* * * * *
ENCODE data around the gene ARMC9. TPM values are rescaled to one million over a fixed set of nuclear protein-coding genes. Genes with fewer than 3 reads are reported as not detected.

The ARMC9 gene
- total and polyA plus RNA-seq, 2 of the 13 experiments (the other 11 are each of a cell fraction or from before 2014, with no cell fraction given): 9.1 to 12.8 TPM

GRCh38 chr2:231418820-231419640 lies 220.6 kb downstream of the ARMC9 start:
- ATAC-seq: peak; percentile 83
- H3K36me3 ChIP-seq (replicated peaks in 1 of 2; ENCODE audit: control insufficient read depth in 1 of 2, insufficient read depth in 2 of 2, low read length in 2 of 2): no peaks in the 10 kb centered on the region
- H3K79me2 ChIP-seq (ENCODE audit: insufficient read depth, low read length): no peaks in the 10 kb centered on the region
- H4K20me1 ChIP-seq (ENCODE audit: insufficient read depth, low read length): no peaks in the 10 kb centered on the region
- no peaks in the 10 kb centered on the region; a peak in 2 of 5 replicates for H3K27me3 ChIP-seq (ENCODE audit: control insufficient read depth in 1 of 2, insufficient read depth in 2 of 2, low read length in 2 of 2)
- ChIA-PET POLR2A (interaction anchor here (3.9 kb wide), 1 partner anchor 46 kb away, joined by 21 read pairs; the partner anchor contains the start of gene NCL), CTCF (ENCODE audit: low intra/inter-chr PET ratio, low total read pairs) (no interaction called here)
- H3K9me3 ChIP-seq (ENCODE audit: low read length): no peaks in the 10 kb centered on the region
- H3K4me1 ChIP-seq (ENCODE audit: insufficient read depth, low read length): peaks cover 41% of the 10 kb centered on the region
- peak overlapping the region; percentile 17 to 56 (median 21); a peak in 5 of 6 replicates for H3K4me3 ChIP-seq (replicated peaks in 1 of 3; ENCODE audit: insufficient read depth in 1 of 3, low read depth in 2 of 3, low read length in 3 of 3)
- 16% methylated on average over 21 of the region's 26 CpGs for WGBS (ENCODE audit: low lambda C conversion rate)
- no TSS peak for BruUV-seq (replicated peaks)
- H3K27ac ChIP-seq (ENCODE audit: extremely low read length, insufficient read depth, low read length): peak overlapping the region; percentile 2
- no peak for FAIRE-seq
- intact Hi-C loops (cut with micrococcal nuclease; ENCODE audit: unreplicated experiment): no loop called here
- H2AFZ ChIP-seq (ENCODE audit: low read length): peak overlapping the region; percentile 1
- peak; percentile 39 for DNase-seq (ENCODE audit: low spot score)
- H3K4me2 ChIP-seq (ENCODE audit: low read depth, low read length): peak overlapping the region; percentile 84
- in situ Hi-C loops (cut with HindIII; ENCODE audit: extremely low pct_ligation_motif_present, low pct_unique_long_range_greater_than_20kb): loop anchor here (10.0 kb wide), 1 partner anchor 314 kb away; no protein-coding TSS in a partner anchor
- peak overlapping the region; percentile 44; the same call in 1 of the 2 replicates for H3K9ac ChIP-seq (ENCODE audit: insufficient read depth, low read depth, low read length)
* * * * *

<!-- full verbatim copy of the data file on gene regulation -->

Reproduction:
ENCODE data around the gene ARMC9. TPM values are rescaled to one million over a fixed set of nuclear protein-coding genes. Genes with fewer than 3 reads are reported as not detected.

The ARMC9 gene
- total and polyA plus RNA-seq, 2 of the 13 experiments (the other 11 are each of a cell fraction or from before 2014, with no cell fraction given): 9.1 to 12.8 TPM

GRCh38 chr2:231418820-231419640 lies 220.6 kb downstream of the ARMC9 start:
- ATAC-seq: peak; percentile 83
- H3K36me3 ChIP-seq (replicated peaks in 1 of 2; ENCODE audit: control insufficient read depth in 1 of 2, insufficient read depth in 2 of 2, low read length in 2 of 2): no peaks in the 10 kb centered on the region
- H3K79me2 ChIP-seq (ENCODE audit: insufficient read depth, low read length): no peaks in the 10 kb centered on the region
- H4K20me1 ChIP-seq (ENCODE audit: insufficient read depth, low read length): no peaks in the 10 kb centered on the region
- no peaks in the 10 kb centered on the region; a peak in 2 of 5 replicates for H3K27me3 ChIP-seq (ENCODE audit: control insufficient read depth in 1 of 2, insufficient read depth in 2 of 2, low read length in 2 of 2)
- ChIA-PET POLR2A (interaction anchor here (3.9 kb wide), 1 partner anchor 46 kb away, joined by 21 read pairs; the partner anchor contains the start of gene NCL), CTCF (ENCODE audit: low intra/inter-chr PET ratio, low total read pairs) (no interaction called here)
- H3K9me3 ChIP-seq (ENCODE audit: low read length): no peaks in the 10 kb centered on the region
- H3K4me1 ChIP-seq (ENCODE audit: insufficient read depth, low read length): peaks cover 41% of the 10 kb centered on the region
- peak overlapping the region; percentile 17 to 56 (median 21); a peak in 5 of 6 replicates for H3K4me3 ChIP-seq (replicated peaks in 1 of 3; ENCODE audit: insufficient read depth in 1 of 3, low read depth in 2 of 3, low read length in 3 of 3)
- 16% methylated on average over 21 of the region's 26 CpGs for WGBS (ENCODE audit: low lambda C conversion rate)
- no TSS peak for BruUV-seq (replicated peaks)
- H3K27ac ChIP-seq (ENCODE audit: extremely low read length, insufficient read depth, low read length): peak overlapping the region; percentile 2
- no peak for FAIRE-seq
- intact Hi-C loops (cut with micrococcal nuclease; ENCODE audit: unreplicated experiment): no loop called here
- H2AFZ ChIP-seq (ENCODE audit: low read length): peak overlapping the region; percentile 1
- peak; percentile 39 for DNase-seq (ENCODE audit: low spot score)
- H3K4me2 ChIP-seq (ENCODE audit: low read depth, low read length): peak overlapping the region; percentile 84
- in situ Hi-C loops (cut with HindIII; ENCODE audit: extremely low pct_ligation_motif_present, low pct_unique_long_range_greater_than_20kb): loop anchor here (10.0 kb wide), 1 partner anchor 314 kb away; no protein-coding TSS in a partner anchor
- peak overlapping the region; percentile 44; the same call in 1 of the 2 replicates for H3K9ac ChIP-seq (ENCODE audit: insufficient read depth, low read depth, low read length)